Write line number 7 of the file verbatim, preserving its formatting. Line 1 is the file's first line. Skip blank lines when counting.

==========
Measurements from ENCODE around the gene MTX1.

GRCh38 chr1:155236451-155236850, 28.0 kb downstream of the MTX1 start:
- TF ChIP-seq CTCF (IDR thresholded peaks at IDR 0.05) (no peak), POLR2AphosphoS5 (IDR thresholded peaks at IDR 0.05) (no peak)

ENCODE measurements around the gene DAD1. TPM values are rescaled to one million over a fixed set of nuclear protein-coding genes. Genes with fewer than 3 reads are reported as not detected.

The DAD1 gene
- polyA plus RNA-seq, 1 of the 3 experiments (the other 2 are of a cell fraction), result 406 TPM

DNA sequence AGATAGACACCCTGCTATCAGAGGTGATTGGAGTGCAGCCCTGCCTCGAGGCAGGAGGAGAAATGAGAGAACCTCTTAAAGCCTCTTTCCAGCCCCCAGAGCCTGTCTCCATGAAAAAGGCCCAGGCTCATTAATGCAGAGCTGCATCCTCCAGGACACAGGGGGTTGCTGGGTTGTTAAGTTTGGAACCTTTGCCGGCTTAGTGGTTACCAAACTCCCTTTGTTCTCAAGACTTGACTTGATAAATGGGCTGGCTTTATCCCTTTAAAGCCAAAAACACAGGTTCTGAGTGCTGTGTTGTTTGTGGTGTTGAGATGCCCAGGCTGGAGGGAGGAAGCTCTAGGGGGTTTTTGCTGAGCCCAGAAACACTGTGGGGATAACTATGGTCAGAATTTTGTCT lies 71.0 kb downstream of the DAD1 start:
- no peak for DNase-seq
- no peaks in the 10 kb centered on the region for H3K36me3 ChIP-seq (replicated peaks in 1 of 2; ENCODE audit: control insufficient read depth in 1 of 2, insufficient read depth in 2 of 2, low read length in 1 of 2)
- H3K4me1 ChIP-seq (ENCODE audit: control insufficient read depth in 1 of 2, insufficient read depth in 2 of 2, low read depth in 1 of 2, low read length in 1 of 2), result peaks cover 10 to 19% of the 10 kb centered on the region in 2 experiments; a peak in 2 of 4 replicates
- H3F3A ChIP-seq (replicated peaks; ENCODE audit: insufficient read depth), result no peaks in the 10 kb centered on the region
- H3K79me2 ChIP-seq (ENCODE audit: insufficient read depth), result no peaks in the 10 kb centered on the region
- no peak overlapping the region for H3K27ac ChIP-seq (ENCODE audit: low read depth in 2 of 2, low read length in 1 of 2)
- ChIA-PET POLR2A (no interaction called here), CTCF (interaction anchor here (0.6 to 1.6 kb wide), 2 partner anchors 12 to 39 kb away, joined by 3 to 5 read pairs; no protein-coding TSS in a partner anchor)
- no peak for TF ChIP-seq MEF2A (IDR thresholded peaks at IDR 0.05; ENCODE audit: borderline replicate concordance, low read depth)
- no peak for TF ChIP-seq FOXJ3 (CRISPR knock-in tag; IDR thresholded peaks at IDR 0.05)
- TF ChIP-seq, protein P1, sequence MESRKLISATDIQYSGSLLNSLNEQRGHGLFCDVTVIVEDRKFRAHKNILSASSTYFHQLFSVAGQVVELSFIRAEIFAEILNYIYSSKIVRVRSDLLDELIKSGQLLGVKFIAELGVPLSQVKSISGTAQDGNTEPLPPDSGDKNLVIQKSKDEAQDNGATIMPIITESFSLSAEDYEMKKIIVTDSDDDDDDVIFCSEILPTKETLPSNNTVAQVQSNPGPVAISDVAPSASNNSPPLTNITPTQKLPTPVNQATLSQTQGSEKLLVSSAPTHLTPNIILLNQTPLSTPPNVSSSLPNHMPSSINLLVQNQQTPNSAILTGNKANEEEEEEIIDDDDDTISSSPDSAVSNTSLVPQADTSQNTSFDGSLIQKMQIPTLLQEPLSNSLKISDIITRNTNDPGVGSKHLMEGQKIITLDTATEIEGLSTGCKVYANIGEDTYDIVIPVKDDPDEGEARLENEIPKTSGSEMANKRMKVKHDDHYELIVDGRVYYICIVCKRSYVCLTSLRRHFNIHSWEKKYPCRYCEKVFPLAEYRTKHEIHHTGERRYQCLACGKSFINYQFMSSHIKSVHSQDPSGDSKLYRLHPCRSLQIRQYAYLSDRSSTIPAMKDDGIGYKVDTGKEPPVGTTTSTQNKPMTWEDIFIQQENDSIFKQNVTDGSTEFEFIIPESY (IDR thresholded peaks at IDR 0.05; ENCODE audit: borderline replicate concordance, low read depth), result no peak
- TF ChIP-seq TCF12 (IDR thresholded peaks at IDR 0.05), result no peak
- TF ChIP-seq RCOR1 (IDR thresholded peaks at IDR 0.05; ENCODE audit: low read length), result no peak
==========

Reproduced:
DNA sequence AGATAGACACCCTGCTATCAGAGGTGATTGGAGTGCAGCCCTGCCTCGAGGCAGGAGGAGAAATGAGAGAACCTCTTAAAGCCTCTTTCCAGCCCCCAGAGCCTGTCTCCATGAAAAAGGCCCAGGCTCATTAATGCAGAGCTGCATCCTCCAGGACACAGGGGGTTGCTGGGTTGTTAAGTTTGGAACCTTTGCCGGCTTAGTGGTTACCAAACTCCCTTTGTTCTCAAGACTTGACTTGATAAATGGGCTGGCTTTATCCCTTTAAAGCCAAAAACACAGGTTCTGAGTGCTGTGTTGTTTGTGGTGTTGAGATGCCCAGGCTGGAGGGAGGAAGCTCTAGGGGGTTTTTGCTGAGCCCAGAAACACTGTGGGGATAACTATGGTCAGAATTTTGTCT lies 71.0 kb downstream of the DAD1 start: